It was just a matter of time.

I think we all knew it was going to happen again. We just didn’t know “the where” or “the when” or the “to whom” or “by whom.” But those horrifying answers came early Sunday morning when we all woke up to find out what had happened in Orlando.

My husband first told me what was being reported when I was still half asleep. Various news outlets were saying at least 20 people had been killed at a popular gay club.

“What? Was it some sort of hate crime?” I asked.

He said they were saying either that or maybe terrorism.

Now we know it was both.

Sad, how we immediately try to classify such atrocities. As if labeling it somehow makes our brains able to comprehend something so incomprehensible. Because really, aren’t all of these shootings full of both hate and terror, no matter who the cowardly perpetrator happens to be?

Of course, later we would learn it was much worse than they initially thought. Fifty dead, including the gunman, with as many wounded, some of those critically.

We sat in front of our TV, mostly silent, watching frantic mothers sob as they desperately tried to find their children or answers of any kind, as well as images of those who had managed to escape carrying the wounded to the back of police pick-up trucks because there were not enough ambulances to transport so many. Too many.

My husband and I didn’t say much to each other because we had already said it. After Newtown and Charleston and San Bernadino and the others. Perhaps the shooters had varying motives, but they all ended in the same result. Unbearable, unacceptable loss of precious life.

I eventually said, “The sad thing about this is the news is going to cover this all day, every day for days and days, and people are going to be outraged and demand change, and then absolutely nothing is going to happen.”

To which my husband simply responded, “Yep.”

I grieve for these victims and their families like the rest of America does. The story of the mom whose son was texting her from the bathroom “Mommy I love you” and “Im gonna die” is particularly gut-wrenching to me, as is the story of the investigators hearing the constant ringing of cellphones as they walked around the dead — knowing their families were frantically trying to reach them and knowing that they never would.

I feel like this latest incident is pushing us all to our collective breaking point, as it should. But it is also pushing us further into our corners.

In the days following Orlando, there has been a lot of love shared, but there has also been a lot of hate being spewed on news sites and social media among strangers and friends alike. Everyone wants someone or something to blame, a simple solution to an extremely complex problem.

I get it. I want one too, but it’s unfortunately not that simple or the first one of these attacks would have been the last. And it’s easy to see why this is so hard because I find myself agreeing with points made on many different sides of this argument.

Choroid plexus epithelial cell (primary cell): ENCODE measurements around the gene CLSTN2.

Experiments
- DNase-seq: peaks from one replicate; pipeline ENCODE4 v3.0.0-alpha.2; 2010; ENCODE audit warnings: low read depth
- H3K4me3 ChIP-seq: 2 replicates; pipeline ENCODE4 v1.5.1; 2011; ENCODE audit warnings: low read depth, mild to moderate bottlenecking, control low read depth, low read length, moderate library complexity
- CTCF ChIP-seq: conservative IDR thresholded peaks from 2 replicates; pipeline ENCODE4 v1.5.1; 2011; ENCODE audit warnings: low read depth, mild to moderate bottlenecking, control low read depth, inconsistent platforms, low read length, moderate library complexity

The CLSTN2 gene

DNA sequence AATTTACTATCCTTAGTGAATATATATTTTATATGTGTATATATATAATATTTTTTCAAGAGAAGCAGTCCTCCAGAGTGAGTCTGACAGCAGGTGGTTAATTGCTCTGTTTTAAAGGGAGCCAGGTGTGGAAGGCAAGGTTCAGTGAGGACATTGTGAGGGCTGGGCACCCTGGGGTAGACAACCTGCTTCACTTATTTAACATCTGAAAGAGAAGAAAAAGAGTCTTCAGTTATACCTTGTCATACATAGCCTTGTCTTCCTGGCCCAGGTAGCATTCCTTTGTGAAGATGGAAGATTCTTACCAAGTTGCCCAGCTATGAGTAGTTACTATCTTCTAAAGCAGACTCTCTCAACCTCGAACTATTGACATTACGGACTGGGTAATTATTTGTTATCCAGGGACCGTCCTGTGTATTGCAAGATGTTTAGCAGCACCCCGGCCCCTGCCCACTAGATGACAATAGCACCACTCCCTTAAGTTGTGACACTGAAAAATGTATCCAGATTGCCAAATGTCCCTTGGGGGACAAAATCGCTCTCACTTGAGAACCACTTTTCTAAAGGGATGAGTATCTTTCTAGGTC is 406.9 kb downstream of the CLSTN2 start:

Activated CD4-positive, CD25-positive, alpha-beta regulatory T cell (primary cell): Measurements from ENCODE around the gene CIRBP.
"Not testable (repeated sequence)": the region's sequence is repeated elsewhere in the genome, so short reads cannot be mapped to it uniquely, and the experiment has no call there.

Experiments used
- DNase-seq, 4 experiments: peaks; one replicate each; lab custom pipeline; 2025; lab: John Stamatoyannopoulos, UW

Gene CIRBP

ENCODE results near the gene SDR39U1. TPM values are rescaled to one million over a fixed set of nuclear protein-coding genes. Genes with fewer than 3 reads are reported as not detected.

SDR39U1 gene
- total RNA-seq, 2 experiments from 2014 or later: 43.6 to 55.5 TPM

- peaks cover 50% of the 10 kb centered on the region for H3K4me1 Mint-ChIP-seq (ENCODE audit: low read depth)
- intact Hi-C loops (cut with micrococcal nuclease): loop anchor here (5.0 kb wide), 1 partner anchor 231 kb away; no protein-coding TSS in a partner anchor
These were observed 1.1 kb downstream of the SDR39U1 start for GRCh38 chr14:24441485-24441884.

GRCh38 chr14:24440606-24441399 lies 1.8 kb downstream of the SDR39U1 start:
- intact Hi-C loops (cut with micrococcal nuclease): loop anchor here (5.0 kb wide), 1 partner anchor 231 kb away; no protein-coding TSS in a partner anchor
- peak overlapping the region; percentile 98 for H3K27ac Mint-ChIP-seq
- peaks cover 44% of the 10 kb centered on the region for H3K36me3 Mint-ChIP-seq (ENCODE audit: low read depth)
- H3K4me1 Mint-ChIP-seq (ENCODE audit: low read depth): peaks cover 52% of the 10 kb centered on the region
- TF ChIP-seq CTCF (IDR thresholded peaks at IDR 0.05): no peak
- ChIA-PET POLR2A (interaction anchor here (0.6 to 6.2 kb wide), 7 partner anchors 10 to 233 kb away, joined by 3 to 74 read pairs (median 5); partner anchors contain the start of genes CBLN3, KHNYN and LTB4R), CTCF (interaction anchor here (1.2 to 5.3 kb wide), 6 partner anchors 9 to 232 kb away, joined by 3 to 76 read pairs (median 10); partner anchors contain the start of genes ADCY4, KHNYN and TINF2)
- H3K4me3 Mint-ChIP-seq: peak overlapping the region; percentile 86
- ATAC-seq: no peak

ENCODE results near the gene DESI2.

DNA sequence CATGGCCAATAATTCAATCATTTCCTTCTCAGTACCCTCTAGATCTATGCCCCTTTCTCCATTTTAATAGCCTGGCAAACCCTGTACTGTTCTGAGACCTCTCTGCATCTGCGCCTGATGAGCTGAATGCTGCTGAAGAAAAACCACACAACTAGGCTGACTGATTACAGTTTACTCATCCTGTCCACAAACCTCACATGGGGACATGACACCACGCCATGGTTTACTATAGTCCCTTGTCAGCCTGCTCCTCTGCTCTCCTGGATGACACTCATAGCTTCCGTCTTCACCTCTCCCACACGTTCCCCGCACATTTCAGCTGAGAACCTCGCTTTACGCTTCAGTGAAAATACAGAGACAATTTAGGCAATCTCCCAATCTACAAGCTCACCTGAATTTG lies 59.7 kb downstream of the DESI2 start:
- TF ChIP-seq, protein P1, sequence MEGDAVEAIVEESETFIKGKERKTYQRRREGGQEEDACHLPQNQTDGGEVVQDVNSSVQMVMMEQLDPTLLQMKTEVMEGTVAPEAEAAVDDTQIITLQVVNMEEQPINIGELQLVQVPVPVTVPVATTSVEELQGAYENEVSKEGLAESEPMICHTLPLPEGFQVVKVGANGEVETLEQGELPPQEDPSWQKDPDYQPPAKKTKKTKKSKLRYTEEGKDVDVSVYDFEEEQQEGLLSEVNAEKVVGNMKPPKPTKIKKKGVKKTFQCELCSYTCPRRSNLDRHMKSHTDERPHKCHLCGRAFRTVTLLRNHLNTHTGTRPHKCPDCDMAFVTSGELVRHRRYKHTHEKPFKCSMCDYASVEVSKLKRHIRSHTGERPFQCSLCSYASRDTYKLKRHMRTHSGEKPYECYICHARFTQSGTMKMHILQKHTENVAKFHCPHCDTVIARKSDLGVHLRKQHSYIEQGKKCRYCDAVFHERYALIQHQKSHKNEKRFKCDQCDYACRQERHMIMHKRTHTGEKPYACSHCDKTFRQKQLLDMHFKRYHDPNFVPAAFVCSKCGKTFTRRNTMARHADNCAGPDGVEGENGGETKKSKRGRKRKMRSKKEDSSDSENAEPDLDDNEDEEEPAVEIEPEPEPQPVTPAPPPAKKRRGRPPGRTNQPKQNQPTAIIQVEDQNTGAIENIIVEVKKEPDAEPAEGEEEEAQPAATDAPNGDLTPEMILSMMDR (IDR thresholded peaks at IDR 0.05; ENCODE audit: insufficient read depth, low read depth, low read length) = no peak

Personally, I just don’t see any good reason for anyone to be able to legally buy a weapon that shoots 24 rounds in nine seconds, as can be heard on one of the tapes from the Orlando shooting. But I also know simply banning the AR-15 won’t solve this entirely either. But to me, if a ban just saved one family from losing their snaggletoothed first grader or 20-something-year-old kid who went out for a night of dancing, it’s a no brainer.

And I know people who disagree would say to me, if it’s not that gun, a mentally disturbed person who is determined to kill a lot of people will just find something else or some other way to get their weapon of choice, and we need to focus on mental health issues. And I agree with that too. This is why it is so complicated.

And there are other things we need to look at as well, like how U.S.-based technology companies handle hate and terrorist organizations who use their platforms for recruitment and to radicalize troubled people worlds away, and how we monitor such activity online.

We need to look at watch lists and background checks and a whole bevy of other things.

I don’t know the answers either, but I just want our leaders to at least start working on some solutions. Some that will not be easy to swallow, I imagine, and will force us to make choices as to what kind of society we want to live in — choices we would probably never make in a perfect world, but I think we all know we don’t have that anymore.

Again, I don’t know the answers, but I do know if we keep up this bitter rhetoric and finger pointing and refusal to listen to any other viewpoints whatsoever, I assure you nothing will get done. And our leaders, per usual, will use our divided country as cover to do nothing at all – their favorite thing to do.

And then, all we will have once again is the hope that during the next massive slaughter of Americans none of us will receive a text message from our child who is hiding in a bathroom saying, “Mommy I love you. I’m gonna die.”

And that’s really sad if that is the only hope we have left.